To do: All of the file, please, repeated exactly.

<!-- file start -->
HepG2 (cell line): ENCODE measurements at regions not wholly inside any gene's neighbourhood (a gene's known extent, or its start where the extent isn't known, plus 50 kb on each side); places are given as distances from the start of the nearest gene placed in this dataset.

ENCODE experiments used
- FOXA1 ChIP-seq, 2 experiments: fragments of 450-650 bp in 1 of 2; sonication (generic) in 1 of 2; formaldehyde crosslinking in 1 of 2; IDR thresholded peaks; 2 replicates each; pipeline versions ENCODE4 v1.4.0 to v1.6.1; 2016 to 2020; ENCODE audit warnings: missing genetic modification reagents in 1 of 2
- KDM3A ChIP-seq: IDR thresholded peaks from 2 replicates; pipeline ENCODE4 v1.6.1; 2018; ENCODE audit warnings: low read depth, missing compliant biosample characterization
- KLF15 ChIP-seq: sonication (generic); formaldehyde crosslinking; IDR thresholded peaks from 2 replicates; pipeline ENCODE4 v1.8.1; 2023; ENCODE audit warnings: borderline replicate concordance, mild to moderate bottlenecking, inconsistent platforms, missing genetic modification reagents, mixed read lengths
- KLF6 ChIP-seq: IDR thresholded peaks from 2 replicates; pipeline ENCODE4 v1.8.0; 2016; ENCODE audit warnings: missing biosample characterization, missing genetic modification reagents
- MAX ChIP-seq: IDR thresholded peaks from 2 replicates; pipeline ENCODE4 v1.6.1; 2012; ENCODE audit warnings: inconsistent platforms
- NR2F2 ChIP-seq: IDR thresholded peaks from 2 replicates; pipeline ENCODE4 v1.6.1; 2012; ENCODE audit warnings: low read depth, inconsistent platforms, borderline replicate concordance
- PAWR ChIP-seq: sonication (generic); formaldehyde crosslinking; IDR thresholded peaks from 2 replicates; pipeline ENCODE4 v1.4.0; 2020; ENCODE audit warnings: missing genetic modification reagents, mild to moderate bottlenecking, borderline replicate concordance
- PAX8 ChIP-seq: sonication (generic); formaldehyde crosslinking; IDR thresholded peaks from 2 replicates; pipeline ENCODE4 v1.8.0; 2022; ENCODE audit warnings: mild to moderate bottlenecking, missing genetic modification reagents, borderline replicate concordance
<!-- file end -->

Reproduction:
HepG2 (cell line): ENCODE measurements at regions not wholly inside any gene's neighbourhood (a gene's known extent, or its start where the extent isn't known, plus 50 kb on each side); places are given as distances from the start of the nearest gene placed in this dataset.

ENCODE experiments used
- FOXA1 ChIP-seq, 2 experiments: fragments of 450-650 bp in 1 of 2; sonication (generic) in 1 of 2; formaldehyde crosslinking in 1 of 2; IDR thresholded peaks; 2 replicates each; pipeline versions ENCODE4 v1.4.0 to v1.6.1; 2016 to 2020; ENCODE audit warnings: missing genetic modification reagents in 1 of 2
- KDM3A ChIP-seq: IDR thresholded peaks from 2 replicates; pipeline ENCODE4 v1.6.1; 2018; ENCODE audit warnings: low read depth, missing compliant biosample characterization
- KLF15 ChIP-seq: sonication (generic); formaldehyde crosslinking; IDR thresholded peaks from 2 replicates; pipeline ENCODE4 v1.8.1; 2023; ENCODE audit warnings: borderline replicate concordance, mild to moderate bottlenecking, inconsistent platforms, missing genetic modification reagents, mixed read lengths
- KLF6 ChIP-seq: IDR thresholded peaks from 2 replicates; pipeline ENCODE4 v1.8.0; 2016; ENCODE audit warnings: missing biosample characterization, missing genetic modification reagents
- MAX ChIP-seq: IDR thresholded peaks from 2 replicates; pipeline ENCODE4 v1.6.1; 2012; ENCODE audit warnings: inconsistent platforms
- NR2F2 ChIP-seq: IDR thresholded peaks from 2 replicates; pipeline ENCODE4 v1.6.1; 2012; ENCODE audit warnings: low read depth, inconsistent platforms, borderline replicate concordance
- PAWR ChIP-seq: sonication (generic); formaldehyde crosslinking; IDR thresholded peaks from 2 replicates; pipeline ENCODE4 v1.4.0; 2020; ENCODE audit warnings: missing genetic modification reagents, mild to moderate bottlenecking, borderline replicate concordance
- PAX8 ChIP-seq: sonication (generic); formaldehyde crosslinking; IDR thresholded peaks from 2 replicates; pipeline ENCODE4 v1.8.0; 2022; ENCODE audit warnings: mild to moderate bottlenecking, missing genetic modification reagents, borderline replicate concordance